By Katherine Spink, PAWS Staff
They say a picture is worth a thousand words. When it comes to our adorable adoptables, it can mean the difference between a few days or a few months of patiently waiting for the perfect forever family to walk through our shelter door.
In this month’s Volunteer Spotlight, we talk to Angie McMeins (pictured right, with Sadie). She's one of several talented Web Team photographers who kindly give their time and expertise to capturing that perfect moment for each and every PAWS adoptable.
What led you to get involved at PAWS?
I’ve always wanted to work in animal rescue but never had the time when I had to work full time to support myself, a mortgage and three pets. I worked in corporate advertising for years and it was unrewarding work that didn’t fulfill my creative needs. Now, I’m lucky to have a supportive husband and the opportunity for a “second chance” in life.
When I looked at the volunteer opportunities at PAWS and saw I could be a photographer, the decision was a no brainer. I’ve combined my education and life experience with two of my passions: photography and animals!
Tell us some of your favorite things about your role at PAWS.
I absolutely love working with the animals, they are why we’re here. Even if I’m not feeling my best, I can come in and get some 'fur therapy' and go home with a smile. Photographing rescue animals is the most challenging (and the most rewarding) thing I’ve ever done. I've also made some great friends, I always feel at home when I’m at PAWS.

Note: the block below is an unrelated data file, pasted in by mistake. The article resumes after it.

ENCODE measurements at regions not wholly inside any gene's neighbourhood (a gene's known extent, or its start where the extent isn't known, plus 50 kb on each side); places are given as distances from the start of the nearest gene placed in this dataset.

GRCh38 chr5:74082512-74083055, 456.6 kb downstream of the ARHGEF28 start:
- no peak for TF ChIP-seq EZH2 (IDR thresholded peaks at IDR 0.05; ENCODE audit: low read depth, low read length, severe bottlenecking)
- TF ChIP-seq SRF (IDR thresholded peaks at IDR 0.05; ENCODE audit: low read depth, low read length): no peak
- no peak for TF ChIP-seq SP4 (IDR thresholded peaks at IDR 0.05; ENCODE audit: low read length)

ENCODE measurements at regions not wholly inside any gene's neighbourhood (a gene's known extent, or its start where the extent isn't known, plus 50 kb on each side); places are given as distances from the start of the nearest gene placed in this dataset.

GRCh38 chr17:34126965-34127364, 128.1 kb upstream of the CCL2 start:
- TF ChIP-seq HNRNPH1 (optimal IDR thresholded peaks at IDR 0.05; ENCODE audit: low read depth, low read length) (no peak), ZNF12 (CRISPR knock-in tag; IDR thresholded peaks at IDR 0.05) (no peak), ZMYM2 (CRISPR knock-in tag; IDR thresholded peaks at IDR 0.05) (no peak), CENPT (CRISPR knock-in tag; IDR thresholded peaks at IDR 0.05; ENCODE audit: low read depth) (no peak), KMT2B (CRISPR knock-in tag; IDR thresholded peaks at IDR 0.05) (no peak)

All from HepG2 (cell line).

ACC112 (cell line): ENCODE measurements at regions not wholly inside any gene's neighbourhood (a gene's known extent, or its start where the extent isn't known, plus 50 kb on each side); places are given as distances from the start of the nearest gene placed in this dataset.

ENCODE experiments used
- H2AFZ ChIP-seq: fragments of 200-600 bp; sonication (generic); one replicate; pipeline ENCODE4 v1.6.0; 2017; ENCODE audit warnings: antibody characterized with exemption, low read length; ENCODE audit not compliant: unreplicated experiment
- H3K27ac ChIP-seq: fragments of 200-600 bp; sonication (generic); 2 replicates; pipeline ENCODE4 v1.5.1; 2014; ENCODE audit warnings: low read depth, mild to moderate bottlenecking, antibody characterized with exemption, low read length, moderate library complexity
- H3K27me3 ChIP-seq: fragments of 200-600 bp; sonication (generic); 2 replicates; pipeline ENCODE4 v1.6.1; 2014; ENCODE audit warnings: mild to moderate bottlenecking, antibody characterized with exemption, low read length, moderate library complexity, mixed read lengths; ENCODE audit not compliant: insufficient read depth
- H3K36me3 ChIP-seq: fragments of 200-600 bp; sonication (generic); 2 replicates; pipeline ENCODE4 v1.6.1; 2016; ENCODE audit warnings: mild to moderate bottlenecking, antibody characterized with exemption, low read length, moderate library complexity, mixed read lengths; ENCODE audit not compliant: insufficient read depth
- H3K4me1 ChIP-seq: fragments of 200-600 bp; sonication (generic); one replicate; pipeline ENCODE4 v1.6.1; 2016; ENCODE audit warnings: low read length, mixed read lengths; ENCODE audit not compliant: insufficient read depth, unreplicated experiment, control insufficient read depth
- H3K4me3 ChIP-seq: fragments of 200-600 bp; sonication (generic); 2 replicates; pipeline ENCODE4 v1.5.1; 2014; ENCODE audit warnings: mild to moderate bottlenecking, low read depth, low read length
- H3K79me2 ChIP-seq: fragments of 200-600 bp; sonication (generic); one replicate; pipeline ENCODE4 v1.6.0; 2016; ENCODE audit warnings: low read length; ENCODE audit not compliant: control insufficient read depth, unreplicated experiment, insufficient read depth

Talk us through a typical shift.
I work with shelter staff to compile a list of animals that need to be photographed, and then off I go! We have many adopters who drive a long way to meet our animals based on the photos we post online, so our focus is to get the best possible photos of each animal and help someone fall in love with them.
What do you do when you’re not at PAWS?
Besides photography, my passion is scuba diving. Anyone who thinks taking topside (what we divers call 'land') photos is difficult should try shooting underwater loaded down with dive gear, paying attention to dive time and depth, while chasing down a constantly moving fish not remotely interested in posing! As for work, I started a pet sitting business several years ago. I’m also an avid reader, and I love to cook, garden and spend time outdoors, usually with a camera in hand!
What are you hoping for when you come to take a photo of an animal available for adoption?
My hope is that my photos might help an animal get adopted more quickly. I hope for good lighting, a calm animal, dry ground (since I often lay down to get at eye level) and a place where I can shoot uninterrupted. However, hopes and reality often differ, so I just take it one animal at a time and try to get the best photos I can.
I want to minimize their stress, give them a break from the kennel, let them smell things and hopefully get a few good pictures. I know I’ve nailed a photo when I see it and my heart skips a beat. When that animal gets adopted quickly, it’s the best feeling in the world.
What are the specific challenges of photographing shelter companion animals?
Where do I start?! Besides bad weather and bad lighting, I’m dealing with confused, stressed animals who don’t understand why they’re in this strange, loud environment. They don’t know me, and a lot of them are scared of the camera.
I often try to spend time with them before I even try to take a picture; give them some treats, let them smell me, let them hear my voice, maybe give a scratch behind the ears if they’ll let me.